Fauci: Mu COVID variant not an "immediate threat" to U.S.
NIAID director Anthony Fauci said at a press briefing Thursday that the coronavirus variant Mu, which the World Health Organization is now tracking, does not pose an immediate threat to the U.S.
Driving the news: WHO added the Mu strain, first detected in Colombia in January, to its "Variants of Interest" list Monday, warning that early data suggest it may be more resistant to protection from prior infection or vaccination.
- Mu has been detected in 39 countries, and has been increasingly prevalent in South America. It currently makes up 39% of cases in Colombia and 13% in Ecuador.
The big picture: Fauci said that while officials are "keeping a very close eye" on Mu's presence in the U.S., the variant is "not at all even close to being dominant."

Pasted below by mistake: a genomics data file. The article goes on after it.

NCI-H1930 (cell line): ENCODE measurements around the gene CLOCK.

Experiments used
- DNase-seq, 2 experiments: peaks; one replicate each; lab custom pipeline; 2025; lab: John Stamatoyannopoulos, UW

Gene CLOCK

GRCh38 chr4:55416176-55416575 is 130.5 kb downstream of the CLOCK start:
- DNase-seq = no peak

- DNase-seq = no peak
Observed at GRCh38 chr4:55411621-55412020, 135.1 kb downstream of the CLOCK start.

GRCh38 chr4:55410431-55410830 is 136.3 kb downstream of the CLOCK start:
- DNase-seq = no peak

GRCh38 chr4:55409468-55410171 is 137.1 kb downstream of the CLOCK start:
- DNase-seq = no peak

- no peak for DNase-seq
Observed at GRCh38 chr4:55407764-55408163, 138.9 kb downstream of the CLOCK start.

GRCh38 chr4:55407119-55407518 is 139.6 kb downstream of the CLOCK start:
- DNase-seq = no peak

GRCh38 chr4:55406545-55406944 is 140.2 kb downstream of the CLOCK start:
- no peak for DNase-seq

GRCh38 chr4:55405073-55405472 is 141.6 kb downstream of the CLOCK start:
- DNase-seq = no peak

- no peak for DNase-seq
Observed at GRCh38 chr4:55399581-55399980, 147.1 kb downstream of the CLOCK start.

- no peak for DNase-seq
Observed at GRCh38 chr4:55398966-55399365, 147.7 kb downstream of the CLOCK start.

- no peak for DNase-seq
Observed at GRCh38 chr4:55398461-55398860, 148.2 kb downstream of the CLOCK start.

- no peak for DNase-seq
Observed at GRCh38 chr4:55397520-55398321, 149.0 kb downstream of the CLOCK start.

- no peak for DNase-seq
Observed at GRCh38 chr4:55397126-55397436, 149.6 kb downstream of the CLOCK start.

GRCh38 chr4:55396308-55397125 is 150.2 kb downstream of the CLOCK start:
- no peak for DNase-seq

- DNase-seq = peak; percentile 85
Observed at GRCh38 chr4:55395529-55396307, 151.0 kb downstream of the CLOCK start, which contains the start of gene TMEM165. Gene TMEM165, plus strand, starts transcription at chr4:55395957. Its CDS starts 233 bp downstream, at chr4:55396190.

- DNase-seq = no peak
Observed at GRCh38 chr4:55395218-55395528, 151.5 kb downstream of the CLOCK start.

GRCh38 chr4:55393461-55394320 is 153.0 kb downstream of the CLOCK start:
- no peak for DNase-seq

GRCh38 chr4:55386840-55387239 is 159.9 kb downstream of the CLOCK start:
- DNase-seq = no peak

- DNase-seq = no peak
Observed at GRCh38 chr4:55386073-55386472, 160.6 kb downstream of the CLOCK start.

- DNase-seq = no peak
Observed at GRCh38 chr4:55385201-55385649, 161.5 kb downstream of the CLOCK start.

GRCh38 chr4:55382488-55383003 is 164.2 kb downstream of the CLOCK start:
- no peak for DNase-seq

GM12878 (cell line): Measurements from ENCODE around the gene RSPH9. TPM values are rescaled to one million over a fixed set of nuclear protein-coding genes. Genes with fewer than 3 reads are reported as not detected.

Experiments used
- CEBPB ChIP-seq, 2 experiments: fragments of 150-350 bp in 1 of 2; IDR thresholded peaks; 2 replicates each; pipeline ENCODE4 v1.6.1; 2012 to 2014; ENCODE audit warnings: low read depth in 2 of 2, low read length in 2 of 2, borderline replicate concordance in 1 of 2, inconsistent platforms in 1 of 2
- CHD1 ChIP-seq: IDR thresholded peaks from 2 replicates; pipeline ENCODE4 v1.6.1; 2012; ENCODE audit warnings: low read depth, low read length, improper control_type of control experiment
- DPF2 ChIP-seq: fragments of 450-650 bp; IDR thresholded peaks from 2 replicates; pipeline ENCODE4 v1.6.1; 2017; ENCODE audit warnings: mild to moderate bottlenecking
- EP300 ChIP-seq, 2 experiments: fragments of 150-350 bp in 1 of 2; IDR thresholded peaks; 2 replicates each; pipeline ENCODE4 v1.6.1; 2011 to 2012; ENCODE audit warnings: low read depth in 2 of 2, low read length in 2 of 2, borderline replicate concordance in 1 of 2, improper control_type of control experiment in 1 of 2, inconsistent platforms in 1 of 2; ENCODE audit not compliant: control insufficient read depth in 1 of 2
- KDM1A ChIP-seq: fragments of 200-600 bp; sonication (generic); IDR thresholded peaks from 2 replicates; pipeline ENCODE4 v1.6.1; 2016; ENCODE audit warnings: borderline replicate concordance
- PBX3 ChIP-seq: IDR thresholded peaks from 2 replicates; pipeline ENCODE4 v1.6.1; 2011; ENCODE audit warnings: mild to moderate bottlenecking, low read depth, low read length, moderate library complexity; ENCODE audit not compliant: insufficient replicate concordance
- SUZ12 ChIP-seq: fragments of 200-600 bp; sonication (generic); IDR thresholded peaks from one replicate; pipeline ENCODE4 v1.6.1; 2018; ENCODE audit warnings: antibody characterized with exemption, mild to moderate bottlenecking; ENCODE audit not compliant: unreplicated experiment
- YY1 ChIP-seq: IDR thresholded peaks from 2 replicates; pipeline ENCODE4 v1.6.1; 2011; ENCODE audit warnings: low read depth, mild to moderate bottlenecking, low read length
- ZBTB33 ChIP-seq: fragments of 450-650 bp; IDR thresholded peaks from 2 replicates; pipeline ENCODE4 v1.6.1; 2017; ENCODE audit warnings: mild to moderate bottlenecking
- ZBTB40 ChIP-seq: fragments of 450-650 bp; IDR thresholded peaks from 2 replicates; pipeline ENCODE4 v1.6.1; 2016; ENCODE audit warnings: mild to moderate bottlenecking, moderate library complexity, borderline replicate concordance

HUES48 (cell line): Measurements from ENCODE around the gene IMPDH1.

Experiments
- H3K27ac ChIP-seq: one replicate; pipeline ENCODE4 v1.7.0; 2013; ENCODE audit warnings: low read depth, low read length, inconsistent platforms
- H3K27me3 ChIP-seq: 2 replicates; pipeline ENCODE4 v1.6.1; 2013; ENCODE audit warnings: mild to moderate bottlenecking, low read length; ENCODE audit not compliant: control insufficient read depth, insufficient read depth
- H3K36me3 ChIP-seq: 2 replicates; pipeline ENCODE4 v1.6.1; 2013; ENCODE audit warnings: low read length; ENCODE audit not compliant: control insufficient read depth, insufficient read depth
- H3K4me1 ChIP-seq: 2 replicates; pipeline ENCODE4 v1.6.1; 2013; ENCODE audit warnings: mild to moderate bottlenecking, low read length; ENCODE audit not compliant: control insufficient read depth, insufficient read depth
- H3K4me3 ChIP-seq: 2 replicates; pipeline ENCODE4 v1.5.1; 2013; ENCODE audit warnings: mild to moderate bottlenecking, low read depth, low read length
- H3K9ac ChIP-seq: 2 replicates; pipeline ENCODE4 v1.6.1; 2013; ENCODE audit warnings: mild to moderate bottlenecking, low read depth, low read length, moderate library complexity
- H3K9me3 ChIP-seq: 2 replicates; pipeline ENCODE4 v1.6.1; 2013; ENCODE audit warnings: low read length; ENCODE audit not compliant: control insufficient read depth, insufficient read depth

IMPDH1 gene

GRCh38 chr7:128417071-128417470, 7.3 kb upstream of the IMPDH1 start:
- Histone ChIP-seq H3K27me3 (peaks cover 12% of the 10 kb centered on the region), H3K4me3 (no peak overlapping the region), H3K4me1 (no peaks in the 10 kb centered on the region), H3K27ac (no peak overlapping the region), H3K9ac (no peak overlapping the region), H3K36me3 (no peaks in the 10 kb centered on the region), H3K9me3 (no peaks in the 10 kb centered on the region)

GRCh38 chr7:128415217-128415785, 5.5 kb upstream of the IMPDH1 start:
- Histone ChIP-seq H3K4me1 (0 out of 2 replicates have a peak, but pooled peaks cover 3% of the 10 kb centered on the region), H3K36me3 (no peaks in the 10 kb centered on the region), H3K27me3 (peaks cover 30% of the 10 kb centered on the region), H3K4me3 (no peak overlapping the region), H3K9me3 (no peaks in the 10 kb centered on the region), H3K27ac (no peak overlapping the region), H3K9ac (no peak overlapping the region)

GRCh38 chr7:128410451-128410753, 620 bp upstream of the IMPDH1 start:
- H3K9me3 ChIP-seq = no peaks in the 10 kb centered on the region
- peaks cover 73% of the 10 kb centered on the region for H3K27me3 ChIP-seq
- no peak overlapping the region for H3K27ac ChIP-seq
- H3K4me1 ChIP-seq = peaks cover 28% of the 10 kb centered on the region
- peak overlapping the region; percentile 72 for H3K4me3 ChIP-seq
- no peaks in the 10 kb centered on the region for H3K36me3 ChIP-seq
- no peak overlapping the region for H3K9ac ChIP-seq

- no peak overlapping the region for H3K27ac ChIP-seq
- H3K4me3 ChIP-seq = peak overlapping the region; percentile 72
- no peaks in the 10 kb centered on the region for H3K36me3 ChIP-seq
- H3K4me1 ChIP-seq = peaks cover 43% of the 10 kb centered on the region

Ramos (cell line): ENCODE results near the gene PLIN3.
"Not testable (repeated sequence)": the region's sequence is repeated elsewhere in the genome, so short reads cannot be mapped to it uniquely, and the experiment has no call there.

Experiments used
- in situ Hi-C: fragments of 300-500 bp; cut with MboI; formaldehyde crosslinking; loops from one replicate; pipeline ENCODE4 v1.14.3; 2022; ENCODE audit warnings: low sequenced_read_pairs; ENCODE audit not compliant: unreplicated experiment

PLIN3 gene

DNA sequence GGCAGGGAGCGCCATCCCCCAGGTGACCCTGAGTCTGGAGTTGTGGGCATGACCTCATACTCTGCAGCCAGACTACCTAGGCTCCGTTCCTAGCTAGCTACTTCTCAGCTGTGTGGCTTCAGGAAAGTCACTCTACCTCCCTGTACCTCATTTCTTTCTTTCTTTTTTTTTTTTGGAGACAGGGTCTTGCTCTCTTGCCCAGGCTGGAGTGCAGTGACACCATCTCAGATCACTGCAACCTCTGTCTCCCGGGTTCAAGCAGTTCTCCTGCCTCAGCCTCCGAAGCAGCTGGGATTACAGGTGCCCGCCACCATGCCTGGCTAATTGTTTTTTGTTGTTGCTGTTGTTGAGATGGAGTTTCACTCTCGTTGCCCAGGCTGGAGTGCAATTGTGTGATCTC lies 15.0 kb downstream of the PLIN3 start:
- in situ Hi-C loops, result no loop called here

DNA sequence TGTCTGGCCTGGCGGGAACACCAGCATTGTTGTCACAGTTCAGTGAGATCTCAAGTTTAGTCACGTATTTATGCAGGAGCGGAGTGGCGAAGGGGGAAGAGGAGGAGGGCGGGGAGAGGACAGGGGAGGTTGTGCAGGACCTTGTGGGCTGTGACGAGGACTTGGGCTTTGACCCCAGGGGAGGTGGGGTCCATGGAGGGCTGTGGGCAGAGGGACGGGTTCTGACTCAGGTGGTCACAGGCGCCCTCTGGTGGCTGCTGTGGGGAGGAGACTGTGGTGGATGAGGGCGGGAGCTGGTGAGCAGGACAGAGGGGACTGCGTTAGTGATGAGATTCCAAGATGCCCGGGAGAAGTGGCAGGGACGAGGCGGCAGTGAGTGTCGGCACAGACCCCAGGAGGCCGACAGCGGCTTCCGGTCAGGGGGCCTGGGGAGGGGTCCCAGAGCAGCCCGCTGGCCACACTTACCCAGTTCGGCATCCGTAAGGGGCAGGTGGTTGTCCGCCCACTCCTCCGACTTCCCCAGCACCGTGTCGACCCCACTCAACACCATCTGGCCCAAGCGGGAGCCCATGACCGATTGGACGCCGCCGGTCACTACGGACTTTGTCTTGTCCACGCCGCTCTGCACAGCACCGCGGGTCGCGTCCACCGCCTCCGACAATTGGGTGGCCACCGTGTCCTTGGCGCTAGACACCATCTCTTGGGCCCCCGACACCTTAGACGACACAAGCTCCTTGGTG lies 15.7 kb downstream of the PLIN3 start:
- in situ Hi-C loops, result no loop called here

- The Delta variant, he added, is "more than 99% dominant."
- “We’re paying attention to it, we take everything like that seriously, but we don’t consider it an immediate threat right now,”
But, but, but: Fauci said there isn't much clinical data available yet, and most of the information was coming from laboratory in-vitro data.
- "Not to downplay it, we take it very seriously, but remember, even when you have variants that do diminish somewhat the efficacy of the vaccines, the vaccines still are quite effective against variants of that type," Fauci said.